1 Way Driverless Cars Could Slowly Destroy Dealership Groups

The evolution of autonomous vehicles will cause major upheavals across the economy over the next few decades, and, despite the incredible level of uncertainty around how it will play out, few argue otherwise. The sheer number of industries that the rise of self-driving technology will impact is mind-boggling. Car insurers may have to switch from insuring individuals for human error to insuring major OEMs for technical errors, which could shift leverage away from insurers and likely lead to lower rates -- and margins. The energy sector could experience a plunge in oil demand as autonomous vehicles fuel a culture of ride-sharing in the near term and go full electric over the long term.

Also likely to face trouble in the looming era of driverless cars is the auto dealership business -- but probably not for the reasons you might think. In fact, what is actually a near-term tailwind for groups such as AutoNation (NYSE: AN), Penske Automotive (NYSE: PAG), and Lithia Motors (NYSE: LAD), among others, could be a long-term headwind.

Pros versus cons

AutoNation is a great example: It's the nation's largest automotive dealer in the U.S. market, boasting more than 260 dealerships and 2016 revenue exceeding $21 billion. There are numerous pros to owning shares of AutoNation or its peers. For example, AutoNation isn't tied to any one brand or market segment for its success. That contrasts with major OEMs such as Ford Motor Co. and General Motors, the fates of which tend to be tied to their trucks and SUVs -- and which, of course, only sell their own marques. That allows AutoNation to be more nimble in reacting to shifting consumer tastes, whether that means emphasizing SUVs over passenger cars, focusing on luxury vehicles rather than entry-level options, or rebalancing its inventory mix of imports versus domestic brands.

However, one of AutoNation's biggest current advantages could turn a bullish investment thesis into a bearish one in the decades to come as driverless vehicles slowly take over the roads. That's because the company generates a disproportionate amount of its gross profits from two business segments likely to be disrupted: parts and service, and finance and insurance.

First, let's look at how AutoNation's revenue is generated: The vast majority -- nearly 80% -- comes from new and used vehicle sales.

A far more modest 20% of revenue comes from parts and service, and finance and insurance. But that scripts flips almost completely when it comes to gross profits.

Parts and service plus finance and insurance generate 70% of gross profits, while new and used vehicles generate less than 30%.

What's the problem?

The reason these two segments are such big advantages and tailwinds for AutoNation now is that new U.S. light-vehicle sales are plateauing. Year-over-year sales are poised to decline, which will making finding top-line growth more difficult for all dealers. However, because the company generates a much smaller fraction of its profit from car sales, those should be more resilient in the near term. That's the sort of story investors love to hear in the cyclical automotive industry.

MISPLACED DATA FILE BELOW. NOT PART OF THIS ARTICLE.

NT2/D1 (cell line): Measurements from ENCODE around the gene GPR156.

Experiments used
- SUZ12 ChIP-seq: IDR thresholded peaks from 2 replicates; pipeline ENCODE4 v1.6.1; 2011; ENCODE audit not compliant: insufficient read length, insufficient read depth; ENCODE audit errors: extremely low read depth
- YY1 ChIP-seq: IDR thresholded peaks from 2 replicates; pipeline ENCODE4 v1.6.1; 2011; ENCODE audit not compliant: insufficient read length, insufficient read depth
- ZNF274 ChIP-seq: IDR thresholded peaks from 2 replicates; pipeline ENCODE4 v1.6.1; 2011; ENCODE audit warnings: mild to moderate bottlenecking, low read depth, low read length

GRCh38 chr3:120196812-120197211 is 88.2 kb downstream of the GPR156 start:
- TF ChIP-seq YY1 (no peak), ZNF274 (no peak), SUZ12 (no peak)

However, that near-term bullish thesis drives straight into longer-term headwinds when you realize that the ultimate goals of driverless cars include reducing crashes and promoting more efficient travel. Fewer accidents obviously means less need for collision repair, and the parts sales and service work that come with it.

In addition, companies such as Uber, Lyft, and rivals yet to be founded will have massive fleets of vehicles and may opt to service their own, or have partnerships with OEMs, which will move still more work away from smaller dealership groups. It's even possible that as vehicles continue to get more complicated and technology-loaded, dealership groups could face rising costs just to be certified to work on driverless vehicles.

Even further, autonomous vehicles are very likely to become fully electric. Investors have to keep in mind that an electric vehicle motor has a small fraction of moving parts compared to its gasoline powered counterpart. That means fewer parts to wear down, repair or replace, and charge you for, and thus a weaker parts and service business; some estimates project electric vehicle maintenance to cost about one-third that of traditional vehicles.

That's just the potential downside for AutoNation's parts and services. The story is similar for its finance and insurance segment if a significant fraction of coverage shifts from individual users -- whom dealership groups are more capable of financing -- to companies such as Uber covering entire fleets. Those organizations would surely opt to deal with much larger insurance entities.

All is not lost for dealership group investors. In addition to the many advantages listed above, it's possible dealership groups could strike partnerships deals such as the one Avis recently made with Alphabet's Waymo. It's also possible that dealership groups will consolidate, increasing their leverage for financing and insuring the fleets of ride-sharing or ride-hailing companies. But one thing is for sure: The twin segments that comprise dealership groups' biggest profit machines now are looking at a rougher roads ahead -- and that's unwelcome news for their long-term investors.

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Suzanne Frey, an executive at Alphabet, is a member of The Motley Fool’s board of directors. Daniel Miller owns shares of Ford and General Motors. The Motley Fool owns shares of and recommends Alphabet (A and C shares), and Ford. The Motley Fool recommends Penske Automotive Group. The Motley Fool has a disclosure policy.